We have described spamming journals and spamming conferences. Conferences that have found you and want you to come to their conference. Or to quote “Andy Warhol” from JPmonfort: “You are receiving this communication because you have been identified as an Expert in you area of activity. You Are Invited To Join Us in Stockholm!”
Or his colleagues: JOHN.LENNON@expertdreamers.us, email@example.com, firstname.lastname@example.org and so on.
Few are as transparent as Jaime Pozuelo-Monfort, that probably wants me to buy his book “The Monfort Plan”. This kind of spam can more or less drive us insane:
“This guy won’t stop, he is the energizer bunny of spam. I have requested him to stop sending me his mindless drivel. I block his e-mails but he just changes names and domains. He has my university e-mail, and he has my consulting e-mail. Mr. Monfort, please stop.”
It is worse when predatory journals like OMICS earlier mentioned in the post Bluff conferences buy journals that are published in Pubmed. Making it harder for us to distinguish the predatory journals and conferences. They can also say that researchers are part of their editorial board. Researchers that don’t necessarily know that this journal even exists.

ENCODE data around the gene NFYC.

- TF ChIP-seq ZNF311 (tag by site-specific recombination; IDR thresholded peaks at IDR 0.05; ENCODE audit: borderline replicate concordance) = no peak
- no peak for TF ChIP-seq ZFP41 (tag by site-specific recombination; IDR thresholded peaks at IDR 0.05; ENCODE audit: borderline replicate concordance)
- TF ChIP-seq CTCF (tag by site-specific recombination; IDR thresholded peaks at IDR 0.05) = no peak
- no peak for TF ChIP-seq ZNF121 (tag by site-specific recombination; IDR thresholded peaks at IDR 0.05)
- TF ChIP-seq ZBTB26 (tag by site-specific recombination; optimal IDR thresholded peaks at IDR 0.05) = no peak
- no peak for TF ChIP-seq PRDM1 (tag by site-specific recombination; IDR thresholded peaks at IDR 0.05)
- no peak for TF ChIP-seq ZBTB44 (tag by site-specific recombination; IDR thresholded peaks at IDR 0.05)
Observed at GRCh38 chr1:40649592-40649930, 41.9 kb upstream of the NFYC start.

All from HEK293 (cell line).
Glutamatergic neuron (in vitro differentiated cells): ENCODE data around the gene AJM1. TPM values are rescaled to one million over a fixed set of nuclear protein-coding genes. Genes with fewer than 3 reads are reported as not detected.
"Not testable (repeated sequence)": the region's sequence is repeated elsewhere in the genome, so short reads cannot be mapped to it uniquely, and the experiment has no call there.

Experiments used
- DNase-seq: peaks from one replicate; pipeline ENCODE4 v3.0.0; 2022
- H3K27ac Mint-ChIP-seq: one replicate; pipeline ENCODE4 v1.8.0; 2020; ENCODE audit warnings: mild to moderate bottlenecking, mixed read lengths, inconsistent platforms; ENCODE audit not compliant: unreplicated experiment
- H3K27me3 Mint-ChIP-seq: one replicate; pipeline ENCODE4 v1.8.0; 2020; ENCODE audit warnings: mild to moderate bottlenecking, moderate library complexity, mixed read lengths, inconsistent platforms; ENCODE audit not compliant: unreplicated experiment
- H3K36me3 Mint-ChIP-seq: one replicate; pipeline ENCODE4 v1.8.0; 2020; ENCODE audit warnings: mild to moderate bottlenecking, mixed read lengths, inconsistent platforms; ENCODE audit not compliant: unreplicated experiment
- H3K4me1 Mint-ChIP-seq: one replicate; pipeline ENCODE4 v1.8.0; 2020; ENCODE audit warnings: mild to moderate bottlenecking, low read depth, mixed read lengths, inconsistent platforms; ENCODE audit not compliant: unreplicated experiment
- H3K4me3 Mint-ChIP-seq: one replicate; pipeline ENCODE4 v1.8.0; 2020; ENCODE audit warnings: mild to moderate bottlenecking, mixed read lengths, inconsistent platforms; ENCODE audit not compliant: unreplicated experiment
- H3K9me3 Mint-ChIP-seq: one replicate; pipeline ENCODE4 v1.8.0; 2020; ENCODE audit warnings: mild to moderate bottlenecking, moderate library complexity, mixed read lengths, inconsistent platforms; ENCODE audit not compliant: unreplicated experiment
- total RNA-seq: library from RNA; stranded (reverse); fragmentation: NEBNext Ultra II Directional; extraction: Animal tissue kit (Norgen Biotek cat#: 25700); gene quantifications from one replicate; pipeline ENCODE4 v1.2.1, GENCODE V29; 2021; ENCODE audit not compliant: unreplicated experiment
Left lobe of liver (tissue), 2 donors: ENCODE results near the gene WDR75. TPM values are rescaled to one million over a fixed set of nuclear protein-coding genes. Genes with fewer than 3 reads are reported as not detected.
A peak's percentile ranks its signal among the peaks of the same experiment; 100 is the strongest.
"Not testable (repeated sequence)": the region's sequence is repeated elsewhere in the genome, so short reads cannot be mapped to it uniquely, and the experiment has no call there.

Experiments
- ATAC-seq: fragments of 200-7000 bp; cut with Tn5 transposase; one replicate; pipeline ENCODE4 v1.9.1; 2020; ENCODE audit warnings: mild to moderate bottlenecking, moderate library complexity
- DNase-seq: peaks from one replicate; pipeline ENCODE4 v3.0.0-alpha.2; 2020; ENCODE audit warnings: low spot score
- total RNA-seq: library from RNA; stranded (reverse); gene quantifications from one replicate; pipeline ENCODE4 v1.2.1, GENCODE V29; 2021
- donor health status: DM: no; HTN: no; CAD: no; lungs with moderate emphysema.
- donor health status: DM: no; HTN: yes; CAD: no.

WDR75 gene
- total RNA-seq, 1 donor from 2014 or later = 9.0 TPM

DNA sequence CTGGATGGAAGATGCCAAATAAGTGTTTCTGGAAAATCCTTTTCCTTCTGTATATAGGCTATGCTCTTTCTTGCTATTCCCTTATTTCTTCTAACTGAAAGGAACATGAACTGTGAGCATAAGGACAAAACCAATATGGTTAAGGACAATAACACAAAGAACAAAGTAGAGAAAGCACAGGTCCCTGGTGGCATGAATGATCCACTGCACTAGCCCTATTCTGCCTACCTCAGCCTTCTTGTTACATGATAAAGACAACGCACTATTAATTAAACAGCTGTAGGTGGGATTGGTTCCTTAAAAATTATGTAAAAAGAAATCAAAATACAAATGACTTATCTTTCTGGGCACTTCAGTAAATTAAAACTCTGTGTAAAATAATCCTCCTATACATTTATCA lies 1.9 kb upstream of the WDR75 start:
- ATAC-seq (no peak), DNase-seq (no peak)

Another example is: “Journal of International Scientific Publications: Language, Individual & Society”. That have sent out conference invitations. So how can we say that this is a predatory journal? We can start with the fact that they spam invitations through email. But let’s check if there is any validity connected to the journal anyway.
I start by finding information about the journal in Ulrishweb. We can see that the journal is connected to an organization called “Info Invest Ltd” we should of course look this up. I also find a link towards the journal webpage. When it comes to the bibliographic databases that index the journal we find three sources all connected to Ebsco but does not seem to have any visable indexes. When it comes to the company Invest Ltd I have some problems finding an official website. When I try to look for the editorial board on the journal webpage I also find nothing.
I will stop here. It takes a lot of time to thoroughly evaluate all the spamming conferences and journals that send emails. Do we want to receive journal and conference tips this way? Is it maintainable to use time to look up every conference or journal that send us spam like advertisement and see whether we find one that is actually legitimate. Or is this time better spent looking for conferences and journals that have high or good enough quality. And simply ignore all the spamming emails? Well the risk is that we miss something intresting.
Anyway if you are suspicious of an invitation to publish or to take part in an conference, contact me or one of my colleagues so we can discuss the invitation together.